People with an apparent “talent” for drawing have invested the time and effort to build their skills for seeing and drawing well.
Some individuals are more motivated than others to develop their skills, and these people are far more likely to progress quickly.
But everyone must go through the time and repeated effort to develop their abilities to the degree they desire. Learning to draw takes time, of course, and in the process of learning, it will often be necessary to spend more than 15 minutes on a single drawing.
Practice sessions might last 45 minutes or one hour—as long as you feel you’re being productive, and not becoming frustrated by the experience, feel free to keep practicing.
The ability to capture an urban scene or a particular building in 15 minutes should be seen as one goal among many with regard to drawing.
We might feel that not having enough time to complete a drawing will be frustrating, and sometimes that’s true. But, though it may seem a paradox, working within small windows of time is actually a good way to combat frustration.
Brief drawings help us to stay focused on repeated, short bursts of practice rather than elaborately developed drawings that require far more time without necessarily producing better results.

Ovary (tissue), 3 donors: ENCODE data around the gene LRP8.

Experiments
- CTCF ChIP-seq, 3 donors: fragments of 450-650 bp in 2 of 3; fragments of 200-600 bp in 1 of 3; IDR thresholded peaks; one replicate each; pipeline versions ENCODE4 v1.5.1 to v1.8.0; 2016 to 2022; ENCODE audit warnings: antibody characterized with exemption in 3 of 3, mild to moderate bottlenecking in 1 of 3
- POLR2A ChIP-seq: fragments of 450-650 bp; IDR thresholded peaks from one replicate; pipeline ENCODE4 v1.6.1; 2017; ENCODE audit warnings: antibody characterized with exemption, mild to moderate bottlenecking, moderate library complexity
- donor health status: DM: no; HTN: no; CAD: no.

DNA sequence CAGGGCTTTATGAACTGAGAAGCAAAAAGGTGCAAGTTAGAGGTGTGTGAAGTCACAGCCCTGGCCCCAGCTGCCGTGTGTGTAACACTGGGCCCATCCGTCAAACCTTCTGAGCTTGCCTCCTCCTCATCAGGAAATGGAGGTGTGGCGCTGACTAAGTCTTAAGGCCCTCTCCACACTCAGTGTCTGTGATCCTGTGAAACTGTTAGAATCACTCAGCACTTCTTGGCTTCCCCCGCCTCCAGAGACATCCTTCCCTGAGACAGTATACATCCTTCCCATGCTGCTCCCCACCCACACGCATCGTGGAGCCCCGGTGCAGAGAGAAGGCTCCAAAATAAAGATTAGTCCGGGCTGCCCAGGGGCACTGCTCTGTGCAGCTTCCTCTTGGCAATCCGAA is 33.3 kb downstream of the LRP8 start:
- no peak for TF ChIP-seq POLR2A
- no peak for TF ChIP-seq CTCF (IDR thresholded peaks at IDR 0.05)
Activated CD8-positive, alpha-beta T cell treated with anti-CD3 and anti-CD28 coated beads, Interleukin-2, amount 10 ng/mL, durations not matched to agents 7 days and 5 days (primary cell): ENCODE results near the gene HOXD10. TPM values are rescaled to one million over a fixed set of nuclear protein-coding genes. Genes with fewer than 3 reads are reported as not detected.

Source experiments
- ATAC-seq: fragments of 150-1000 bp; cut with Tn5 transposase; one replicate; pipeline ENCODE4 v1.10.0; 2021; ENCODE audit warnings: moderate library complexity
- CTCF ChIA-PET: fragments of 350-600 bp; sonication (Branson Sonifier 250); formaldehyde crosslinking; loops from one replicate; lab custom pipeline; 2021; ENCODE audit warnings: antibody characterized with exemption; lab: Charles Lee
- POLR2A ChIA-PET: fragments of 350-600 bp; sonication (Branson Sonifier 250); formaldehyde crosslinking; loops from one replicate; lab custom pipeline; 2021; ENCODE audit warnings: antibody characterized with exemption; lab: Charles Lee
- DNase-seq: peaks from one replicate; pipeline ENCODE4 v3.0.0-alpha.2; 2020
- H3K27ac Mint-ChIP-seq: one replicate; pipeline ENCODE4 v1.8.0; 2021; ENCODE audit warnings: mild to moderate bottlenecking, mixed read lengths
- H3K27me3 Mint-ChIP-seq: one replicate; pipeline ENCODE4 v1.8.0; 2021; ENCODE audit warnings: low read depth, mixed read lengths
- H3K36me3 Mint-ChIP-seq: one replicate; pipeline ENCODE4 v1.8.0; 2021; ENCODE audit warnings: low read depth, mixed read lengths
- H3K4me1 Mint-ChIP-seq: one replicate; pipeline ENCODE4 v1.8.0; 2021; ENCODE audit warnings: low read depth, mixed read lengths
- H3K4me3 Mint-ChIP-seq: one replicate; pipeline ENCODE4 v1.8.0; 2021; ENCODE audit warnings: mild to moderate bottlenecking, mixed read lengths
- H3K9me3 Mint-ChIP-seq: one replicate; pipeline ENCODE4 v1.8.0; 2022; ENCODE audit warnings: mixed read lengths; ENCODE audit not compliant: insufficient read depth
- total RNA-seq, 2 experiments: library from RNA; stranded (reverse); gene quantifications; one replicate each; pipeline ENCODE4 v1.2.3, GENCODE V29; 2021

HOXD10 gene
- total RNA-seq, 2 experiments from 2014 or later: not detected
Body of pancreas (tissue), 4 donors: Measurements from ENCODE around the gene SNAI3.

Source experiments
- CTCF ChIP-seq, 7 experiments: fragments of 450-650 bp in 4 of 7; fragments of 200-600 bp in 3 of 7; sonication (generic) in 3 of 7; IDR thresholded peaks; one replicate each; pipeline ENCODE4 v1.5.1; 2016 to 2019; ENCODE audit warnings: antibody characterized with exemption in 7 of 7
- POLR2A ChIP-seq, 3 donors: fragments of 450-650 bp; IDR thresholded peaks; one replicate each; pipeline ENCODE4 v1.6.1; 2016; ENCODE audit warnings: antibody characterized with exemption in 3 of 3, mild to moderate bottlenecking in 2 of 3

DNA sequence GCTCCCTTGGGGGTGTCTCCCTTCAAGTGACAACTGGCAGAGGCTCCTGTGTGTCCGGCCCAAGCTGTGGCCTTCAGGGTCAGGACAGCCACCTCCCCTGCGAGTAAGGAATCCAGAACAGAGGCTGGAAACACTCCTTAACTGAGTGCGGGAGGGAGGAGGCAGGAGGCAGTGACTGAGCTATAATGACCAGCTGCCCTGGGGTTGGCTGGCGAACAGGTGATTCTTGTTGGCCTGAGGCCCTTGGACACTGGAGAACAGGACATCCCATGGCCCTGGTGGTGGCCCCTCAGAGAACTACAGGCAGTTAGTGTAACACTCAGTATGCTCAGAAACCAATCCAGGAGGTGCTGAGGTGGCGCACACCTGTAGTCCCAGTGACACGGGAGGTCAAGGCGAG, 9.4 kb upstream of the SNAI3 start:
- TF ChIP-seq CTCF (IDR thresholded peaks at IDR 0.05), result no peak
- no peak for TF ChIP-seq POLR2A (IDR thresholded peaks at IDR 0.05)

This idea is explored further in the section on Time, Scope, Size, and Medium later in the book. For now, it will be helpful to understand 15 minutes as a valuable practice technique and a potential goal for creating lively, energetic drawings.
Drawing in Public
If our drawing subjects are buildings and cities, then we’ll most likely be doing our work outside and in public. A great many artists do their work indoors, in a private and protected studio.
There’s an obvious sense of security that comes with such a situation, and we might feel a bit exposed when we’re actually out and in front of others.
But drawing in public involves you directly with your subjects—not only the sights, but also the sounds, aromas, and other sensations that contribute to a fuller and more memorable drawing experience.
It makes sense to blend in as much as possible and avoid making a show of what you’re doing if only to allow yourself the freedom to focus on your task.
But do try to be open to others on the street who might be interested in your drawings, and don’t be shy about sharing your sketchbook with them.
Draw Buildings and Cities in 15 Minutes: Amaze Your Friends with Your Drawing Skills
Author(s): Matthew Brehm
Publisher: ILEX, Year: 2017